Indiana Legislators Propose Warrants for Cell Phone Snooping
At least three state senators plan to introduce legislation that would ban police from gathering cell phone data without first acquiring a warrant.
Sen. Brent Steele, R-Bedford, who chairs the Senate Judiciary Committee, said Monday he would co-sponsor such legislation in the wake of an Indianapolis Star investigation that revealed the Indiana State Police had acquired a "Stingray" device for $373,995.
While State Police would not say how the intended to use the device, law enforcement officials elsewhere have said such equipment is a useful tool in fighting crime and terrorism.
But the suitcase-size device alarms civil liberties and open government groups because it can track the movements of anyone nearby with a cellphone. The equipment also captures the numbers of people's incoming and outgoing calls and text messages.
The fact that police won't discuss what they do with the data they collect, or whether they have privacy safeguards, also concerned some lawmakers.
"I'm not saying we should ban them totally," Steele said Monday. "But I think there's reasonable protections that our Constitution mandates and our society expects."
Other senators who expressed concerns Monday include Brent Waltz, Jim Smith and Mike Delph, all Republicans.
"The Indiana State Police, as other police agencies across the country, uses a variety of investigative tools to apprehend people who engage in criminal acts," said a spokesman, Capt. David Bursten. "To publicly reveal our methods only makes criminals smarter about law enforcement techniques."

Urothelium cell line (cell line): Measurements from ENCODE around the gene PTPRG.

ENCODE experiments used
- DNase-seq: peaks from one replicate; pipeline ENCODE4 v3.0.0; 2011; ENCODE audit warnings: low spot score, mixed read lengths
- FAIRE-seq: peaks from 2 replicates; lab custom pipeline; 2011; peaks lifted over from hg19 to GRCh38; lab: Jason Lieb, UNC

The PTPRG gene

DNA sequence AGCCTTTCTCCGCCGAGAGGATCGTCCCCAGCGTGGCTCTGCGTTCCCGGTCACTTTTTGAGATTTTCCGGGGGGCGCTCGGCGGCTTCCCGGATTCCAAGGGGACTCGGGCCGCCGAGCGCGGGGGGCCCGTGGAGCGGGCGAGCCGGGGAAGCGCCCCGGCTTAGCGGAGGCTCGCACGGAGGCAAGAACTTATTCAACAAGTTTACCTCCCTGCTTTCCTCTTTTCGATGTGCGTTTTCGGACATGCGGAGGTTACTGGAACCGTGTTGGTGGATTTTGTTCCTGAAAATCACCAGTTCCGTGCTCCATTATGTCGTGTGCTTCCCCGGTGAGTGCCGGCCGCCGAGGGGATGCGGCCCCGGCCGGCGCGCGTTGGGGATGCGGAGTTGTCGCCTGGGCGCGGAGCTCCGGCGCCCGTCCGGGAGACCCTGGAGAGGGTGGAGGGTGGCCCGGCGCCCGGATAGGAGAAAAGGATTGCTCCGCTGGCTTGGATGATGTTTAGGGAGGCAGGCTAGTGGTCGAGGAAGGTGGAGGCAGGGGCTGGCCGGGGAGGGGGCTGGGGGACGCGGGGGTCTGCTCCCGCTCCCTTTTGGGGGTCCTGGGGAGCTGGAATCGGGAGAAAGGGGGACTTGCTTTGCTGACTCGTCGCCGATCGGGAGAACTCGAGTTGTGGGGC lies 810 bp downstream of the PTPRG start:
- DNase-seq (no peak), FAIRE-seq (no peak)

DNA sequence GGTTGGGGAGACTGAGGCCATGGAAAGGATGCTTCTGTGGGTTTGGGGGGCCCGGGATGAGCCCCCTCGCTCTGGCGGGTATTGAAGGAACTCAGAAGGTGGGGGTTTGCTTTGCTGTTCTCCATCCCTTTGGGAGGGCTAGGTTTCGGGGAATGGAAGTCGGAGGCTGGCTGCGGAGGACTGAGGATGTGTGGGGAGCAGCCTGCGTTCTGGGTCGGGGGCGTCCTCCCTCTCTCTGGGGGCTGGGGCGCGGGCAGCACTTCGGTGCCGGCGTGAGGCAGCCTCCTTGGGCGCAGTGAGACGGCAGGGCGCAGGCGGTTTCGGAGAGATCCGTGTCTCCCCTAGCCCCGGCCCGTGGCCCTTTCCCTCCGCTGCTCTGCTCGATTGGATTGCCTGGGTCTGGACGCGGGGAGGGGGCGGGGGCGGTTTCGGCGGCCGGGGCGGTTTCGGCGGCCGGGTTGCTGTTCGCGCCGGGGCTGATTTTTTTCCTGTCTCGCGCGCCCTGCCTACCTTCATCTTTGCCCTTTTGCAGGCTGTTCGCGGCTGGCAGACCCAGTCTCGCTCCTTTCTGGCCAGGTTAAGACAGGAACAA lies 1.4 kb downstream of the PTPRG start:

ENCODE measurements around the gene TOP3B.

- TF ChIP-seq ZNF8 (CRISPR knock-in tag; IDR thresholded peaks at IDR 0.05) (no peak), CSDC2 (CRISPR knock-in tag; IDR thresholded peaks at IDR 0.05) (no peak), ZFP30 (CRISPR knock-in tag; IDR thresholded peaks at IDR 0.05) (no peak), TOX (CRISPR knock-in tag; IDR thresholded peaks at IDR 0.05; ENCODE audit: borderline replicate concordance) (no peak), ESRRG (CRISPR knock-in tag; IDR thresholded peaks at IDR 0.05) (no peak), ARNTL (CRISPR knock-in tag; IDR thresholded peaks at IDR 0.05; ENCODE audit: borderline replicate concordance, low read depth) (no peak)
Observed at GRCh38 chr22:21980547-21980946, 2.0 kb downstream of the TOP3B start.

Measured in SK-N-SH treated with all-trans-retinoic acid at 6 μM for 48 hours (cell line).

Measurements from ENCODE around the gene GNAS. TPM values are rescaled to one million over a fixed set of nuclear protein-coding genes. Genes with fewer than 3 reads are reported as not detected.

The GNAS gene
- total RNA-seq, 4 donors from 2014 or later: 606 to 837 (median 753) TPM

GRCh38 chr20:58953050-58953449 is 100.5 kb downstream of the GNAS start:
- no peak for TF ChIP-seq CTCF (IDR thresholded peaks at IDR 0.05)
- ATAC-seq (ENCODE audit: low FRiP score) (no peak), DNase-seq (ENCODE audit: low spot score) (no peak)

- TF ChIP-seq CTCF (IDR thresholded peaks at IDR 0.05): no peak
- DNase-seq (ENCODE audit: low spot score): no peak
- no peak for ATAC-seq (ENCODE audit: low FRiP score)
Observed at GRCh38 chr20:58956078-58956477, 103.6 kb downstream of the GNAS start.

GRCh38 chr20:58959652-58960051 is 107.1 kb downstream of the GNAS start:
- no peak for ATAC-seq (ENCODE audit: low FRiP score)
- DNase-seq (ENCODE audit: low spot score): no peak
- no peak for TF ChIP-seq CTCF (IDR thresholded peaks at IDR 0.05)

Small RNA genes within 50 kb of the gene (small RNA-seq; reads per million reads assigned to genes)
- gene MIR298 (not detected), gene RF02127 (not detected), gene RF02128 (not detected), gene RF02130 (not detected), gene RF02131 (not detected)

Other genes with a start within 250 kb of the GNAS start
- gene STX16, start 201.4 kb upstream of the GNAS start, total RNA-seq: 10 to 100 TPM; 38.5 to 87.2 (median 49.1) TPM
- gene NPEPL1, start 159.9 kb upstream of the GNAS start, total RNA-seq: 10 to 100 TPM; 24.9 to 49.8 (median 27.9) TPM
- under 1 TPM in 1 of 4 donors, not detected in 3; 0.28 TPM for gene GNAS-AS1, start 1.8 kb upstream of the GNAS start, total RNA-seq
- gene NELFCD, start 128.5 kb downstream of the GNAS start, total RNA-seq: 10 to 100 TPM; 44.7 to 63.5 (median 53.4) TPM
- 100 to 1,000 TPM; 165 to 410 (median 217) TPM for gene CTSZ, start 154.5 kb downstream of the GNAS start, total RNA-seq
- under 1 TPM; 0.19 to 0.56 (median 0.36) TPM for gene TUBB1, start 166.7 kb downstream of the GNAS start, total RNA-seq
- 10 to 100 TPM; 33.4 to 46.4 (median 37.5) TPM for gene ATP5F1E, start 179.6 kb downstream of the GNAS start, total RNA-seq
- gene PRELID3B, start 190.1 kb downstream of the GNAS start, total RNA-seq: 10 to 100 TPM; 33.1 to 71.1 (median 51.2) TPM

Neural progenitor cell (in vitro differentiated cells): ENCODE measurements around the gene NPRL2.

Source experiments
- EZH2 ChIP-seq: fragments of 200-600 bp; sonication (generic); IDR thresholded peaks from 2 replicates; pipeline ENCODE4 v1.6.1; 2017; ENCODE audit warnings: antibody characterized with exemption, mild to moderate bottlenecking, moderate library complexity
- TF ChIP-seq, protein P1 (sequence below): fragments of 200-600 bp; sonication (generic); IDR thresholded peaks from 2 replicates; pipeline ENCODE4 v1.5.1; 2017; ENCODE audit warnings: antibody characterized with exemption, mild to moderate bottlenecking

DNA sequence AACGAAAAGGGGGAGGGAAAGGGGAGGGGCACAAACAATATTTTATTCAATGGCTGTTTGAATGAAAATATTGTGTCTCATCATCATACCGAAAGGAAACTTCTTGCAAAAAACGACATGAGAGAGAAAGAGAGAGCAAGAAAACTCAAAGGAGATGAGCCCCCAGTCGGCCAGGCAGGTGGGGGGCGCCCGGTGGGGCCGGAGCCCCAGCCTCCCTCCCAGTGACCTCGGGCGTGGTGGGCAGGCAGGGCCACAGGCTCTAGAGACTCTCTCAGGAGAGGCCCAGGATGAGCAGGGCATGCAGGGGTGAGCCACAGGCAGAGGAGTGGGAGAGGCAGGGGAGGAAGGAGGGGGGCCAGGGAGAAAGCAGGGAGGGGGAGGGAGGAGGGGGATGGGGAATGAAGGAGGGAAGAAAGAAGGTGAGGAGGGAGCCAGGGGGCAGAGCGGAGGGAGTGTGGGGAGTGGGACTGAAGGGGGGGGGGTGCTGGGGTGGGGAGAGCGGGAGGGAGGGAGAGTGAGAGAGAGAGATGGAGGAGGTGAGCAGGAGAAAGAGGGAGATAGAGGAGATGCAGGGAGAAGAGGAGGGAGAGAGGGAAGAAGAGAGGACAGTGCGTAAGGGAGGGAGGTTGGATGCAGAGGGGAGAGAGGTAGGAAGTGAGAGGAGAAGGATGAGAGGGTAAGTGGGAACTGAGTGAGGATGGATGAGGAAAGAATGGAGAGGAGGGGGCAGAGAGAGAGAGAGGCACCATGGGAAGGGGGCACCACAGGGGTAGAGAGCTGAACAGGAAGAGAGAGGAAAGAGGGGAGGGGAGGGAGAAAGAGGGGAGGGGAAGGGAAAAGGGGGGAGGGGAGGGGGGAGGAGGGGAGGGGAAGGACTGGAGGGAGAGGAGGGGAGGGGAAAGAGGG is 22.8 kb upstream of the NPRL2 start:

Citing concerns that providing any information about the technology would jeopardize the agency's ability to fight terrorism and investigate crimes, police officials declined to comment for Sunday's story in The Star. The agency wouldn't answer questions about how the device is used, what's done with the data collected, or whether it obtains a search warrant before turning the device on. Other than a one-page purchase order, police also refused to provide The Star its contract with the company.
A USA TODAY investigation, published jointly with The Star on Sunday, revealed that at least 25 local police agencies in the U.S. have contracts with Melbourne, Fla.-based Harris Corp. for Stingrays.
Police officials at other agencies across the U.S. told USA TODAY that they have to be so secretive to foil terror plots and catch criminals. Some said the devices are used in extraordinary circumstances and only to hunt for a single phone at a time, not to collect data from thousands of callers.
But the technology is often used with a simple court order and not a warrant that would require detectives and prosecutors to demonstrate probable cause, a legal term meaning there is belief a crime occurred.
Court orders generally require detectives to show only that the data collected would aid in an investigation, a standard that's much easier to meet.